WHEB Commentary

Ted Franks

Never a dull moment in US politics


On 4 November the Republican Party in the US made significant gains in the mid-term elections and took control of the Senate and various gubernatorial posts. This splits political power decisively, with the Republicans controlling the legislature and the Democrats the executive branch (i.e the Presidency).

Immediately our inboxes filled with commentary by research analysts, telling us that political gridlock has always been good for American stocks.  As explained in our last blog here, the USA represents an unusually large proportion of the global benchmark and hence our own regional exposure.  So at first glance, this looks like good news.

Unfortunately there are also good reasons to be less cheerful, if, like us, you’re interested in solutions to sustainability challenges.   To the extent that the Republicans can force through their agenda, there are some areas where this could be unhelpful for our themes.

Predictably, the most vulnerable areas look to be environmental protections and the shift to cleaner energy.  Mitch McConnell, the new Republican leader of the Senate, is from coal-producing Kentucky and has long campaigned against what he describes as President Obama’s ‘war on coal’.  Last week, when Obama signed a historic agreement with the Chinese on climate change action, McConnell’s response was to slam “carbon emissions regulations…creating havoc in my state and in other states across the country”.

This change in mood puts the renewal of one key renewable energy policy, the Production Tax Credit (‘PTC’) into some doubt.  In addition, the Republicans appear intent on hobbling the long-suffering Environmental Protection Agency (‘EPA’), the US body responsible for a lot of green policy implementation.   Leading this charge is 80-year-old Senator James Inhofe, the Republican appointee for Chair of the Environment and Public Works Committee, which oversees the EPA.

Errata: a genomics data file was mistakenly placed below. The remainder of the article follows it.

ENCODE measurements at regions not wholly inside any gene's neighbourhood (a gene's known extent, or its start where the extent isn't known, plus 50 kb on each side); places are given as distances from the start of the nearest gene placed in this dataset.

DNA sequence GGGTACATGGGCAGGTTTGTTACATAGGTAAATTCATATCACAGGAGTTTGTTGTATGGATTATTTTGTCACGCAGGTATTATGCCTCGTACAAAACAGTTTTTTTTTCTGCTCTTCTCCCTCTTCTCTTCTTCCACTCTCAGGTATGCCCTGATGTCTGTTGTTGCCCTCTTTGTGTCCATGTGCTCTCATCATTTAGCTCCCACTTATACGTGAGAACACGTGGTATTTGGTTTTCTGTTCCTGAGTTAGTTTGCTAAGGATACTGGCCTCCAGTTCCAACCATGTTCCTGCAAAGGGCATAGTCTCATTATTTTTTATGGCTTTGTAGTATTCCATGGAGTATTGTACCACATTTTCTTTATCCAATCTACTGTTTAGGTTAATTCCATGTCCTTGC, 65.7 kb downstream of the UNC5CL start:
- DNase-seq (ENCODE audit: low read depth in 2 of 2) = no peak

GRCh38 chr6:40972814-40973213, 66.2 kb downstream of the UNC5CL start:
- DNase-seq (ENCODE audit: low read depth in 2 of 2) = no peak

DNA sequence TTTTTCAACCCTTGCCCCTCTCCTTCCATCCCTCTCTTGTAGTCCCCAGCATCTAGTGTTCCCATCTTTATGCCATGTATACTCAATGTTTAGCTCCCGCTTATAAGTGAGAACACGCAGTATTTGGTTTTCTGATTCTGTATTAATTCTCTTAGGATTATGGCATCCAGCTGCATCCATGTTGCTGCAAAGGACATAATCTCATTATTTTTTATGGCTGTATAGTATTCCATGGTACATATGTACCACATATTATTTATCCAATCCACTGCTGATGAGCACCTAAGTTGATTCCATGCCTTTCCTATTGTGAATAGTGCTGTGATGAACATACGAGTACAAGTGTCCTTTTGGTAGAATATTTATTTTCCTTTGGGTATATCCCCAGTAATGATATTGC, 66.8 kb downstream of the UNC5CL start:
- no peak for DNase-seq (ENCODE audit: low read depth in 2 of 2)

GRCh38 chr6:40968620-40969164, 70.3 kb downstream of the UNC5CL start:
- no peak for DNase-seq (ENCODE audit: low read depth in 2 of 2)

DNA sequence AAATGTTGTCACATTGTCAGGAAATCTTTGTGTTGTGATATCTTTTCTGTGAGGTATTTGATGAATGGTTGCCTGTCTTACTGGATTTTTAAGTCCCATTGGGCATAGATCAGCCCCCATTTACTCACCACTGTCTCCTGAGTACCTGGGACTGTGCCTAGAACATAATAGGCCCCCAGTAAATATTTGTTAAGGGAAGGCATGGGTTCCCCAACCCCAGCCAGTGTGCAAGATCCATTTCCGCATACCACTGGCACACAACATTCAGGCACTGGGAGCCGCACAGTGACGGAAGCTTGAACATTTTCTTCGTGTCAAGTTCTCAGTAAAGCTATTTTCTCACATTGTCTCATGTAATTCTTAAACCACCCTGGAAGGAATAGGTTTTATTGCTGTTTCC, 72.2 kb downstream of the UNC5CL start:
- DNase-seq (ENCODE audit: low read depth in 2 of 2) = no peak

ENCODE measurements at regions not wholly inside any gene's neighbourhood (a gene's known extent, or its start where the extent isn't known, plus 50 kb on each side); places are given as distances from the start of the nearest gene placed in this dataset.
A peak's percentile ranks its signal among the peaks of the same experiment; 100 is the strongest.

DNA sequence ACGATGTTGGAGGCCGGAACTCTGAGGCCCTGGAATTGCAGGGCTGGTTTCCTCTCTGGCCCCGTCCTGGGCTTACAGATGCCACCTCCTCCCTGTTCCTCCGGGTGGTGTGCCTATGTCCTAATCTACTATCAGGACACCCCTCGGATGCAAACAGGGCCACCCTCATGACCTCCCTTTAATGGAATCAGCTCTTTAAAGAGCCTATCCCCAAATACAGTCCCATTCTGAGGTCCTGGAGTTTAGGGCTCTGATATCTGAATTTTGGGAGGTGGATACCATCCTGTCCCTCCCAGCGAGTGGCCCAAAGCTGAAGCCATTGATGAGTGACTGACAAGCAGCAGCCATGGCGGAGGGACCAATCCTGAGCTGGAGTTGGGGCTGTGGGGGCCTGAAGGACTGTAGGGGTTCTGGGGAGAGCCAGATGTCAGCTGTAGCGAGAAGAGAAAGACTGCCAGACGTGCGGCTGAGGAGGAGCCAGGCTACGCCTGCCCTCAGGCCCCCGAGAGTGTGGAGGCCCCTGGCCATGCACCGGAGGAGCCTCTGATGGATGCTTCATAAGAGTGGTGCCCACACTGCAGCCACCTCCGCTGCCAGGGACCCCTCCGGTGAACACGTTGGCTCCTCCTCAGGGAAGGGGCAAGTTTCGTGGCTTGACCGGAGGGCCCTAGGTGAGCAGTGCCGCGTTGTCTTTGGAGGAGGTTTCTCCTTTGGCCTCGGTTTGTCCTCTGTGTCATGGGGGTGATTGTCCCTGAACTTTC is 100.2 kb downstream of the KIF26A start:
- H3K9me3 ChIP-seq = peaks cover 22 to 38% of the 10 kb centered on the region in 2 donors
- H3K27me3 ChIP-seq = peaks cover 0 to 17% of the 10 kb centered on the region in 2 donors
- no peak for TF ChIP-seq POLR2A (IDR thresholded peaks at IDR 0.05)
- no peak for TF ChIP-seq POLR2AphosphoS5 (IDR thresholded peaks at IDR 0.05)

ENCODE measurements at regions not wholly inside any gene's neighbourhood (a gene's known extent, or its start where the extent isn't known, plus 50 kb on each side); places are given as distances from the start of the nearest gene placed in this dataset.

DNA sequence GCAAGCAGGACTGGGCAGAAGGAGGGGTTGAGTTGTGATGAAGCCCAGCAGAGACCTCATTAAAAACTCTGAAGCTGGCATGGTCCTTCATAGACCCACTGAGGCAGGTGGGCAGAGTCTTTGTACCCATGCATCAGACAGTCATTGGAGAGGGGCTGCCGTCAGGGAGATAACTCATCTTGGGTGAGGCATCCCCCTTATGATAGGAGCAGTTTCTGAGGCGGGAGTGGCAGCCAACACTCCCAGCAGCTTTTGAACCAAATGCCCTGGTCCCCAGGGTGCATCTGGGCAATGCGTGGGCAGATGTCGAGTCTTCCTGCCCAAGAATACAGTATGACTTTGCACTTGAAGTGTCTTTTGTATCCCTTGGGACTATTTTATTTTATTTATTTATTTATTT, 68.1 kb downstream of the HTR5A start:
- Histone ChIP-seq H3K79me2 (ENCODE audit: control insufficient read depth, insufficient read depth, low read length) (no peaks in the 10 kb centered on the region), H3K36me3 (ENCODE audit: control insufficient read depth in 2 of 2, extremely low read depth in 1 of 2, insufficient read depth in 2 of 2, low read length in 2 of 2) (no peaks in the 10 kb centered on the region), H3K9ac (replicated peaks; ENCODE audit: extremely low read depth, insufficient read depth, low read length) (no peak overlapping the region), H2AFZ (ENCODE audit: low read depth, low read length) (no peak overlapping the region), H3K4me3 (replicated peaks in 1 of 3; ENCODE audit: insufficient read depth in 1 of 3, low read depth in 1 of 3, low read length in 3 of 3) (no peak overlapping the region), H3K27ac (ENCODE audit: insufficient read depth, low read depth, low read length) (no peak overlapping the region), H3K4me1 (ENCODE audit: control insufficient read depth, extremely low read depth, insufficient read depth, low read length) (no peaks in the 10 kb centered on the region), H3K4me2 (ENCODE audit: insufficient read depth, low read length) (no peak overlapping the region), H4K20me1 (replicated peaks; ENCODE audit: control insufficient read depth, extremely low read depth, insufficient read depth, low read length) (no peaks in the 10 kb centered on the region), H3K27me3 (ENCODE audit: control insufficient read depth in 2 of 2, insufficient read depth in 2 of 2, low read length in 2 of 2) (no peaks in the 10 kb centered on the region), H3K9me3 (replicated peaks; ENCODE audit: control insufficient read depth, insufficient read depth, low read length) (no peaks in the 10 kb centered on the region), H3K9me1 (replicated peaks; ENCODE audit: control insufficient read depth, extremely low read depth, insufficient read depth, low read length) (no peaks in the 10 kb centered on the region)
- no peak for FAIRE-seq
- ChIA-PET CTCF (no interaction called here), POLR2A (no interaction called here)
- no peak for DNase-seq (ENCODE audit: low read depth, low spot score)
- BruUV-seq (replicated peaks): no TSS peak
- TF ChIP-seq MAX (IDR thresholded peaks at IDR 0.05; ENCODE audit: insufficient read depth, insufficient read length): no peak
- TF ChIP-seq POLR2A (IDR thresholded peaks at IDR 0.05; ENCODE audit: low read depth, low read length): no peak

Senator Inhofe is on record saying that his key aim in this role is to “rein in and shed light on the EPA’s unchecked regulations”.  He is the author of a 2012 book called “The Greatest Hoax: How the Global Warming Conspiracy Threatens your Future” (really) and in the same job between 2003 and 2007 he called thriller author Michael Crichton to give expert testimony on climate change.

Happily there is less cause for dismay in other areas.  By and large, resource efficiency remains a ‘motherhood and apple pie’ issue: it’s difficult for politicians to oppose it.  Despite some noise about an upcoming Supreme Court decision that may possibly re-open the healthcare reform debate, other signals suggest that the Republicans probably accept that the main part of that battle is over.

Even with the potential bad news on the environmental side, the election result was met with little more than a resigned sigh from the investment team here.  There hasn’t been a genuinely supportive global political backdrop for sustainability since 2007, with the failure of the Copenhagen Summit in December 2009 proving a useful signpost to the policy landscape since then.

The Fund has prospered anyway: our multi-thematic approach and extensive universe allows us to find opportunities even with a backdrop of policy uncertainty.  As this new phase in the American situation unfolds we will just do as we have always done: pick stocks in regions and markets where the regulatory setting is more secure.

Recent posts

  • Investing in breakthroughs
  • “If you think education is expensive, try ignorance.”
  • Is it time to jump on the hydrogen bandwagon?
  • “This world… belongs to the strong, my friend!”
  • Improving investor confidence in impact investment
  • Boohoo and the drunkard’s search for ESG meaning
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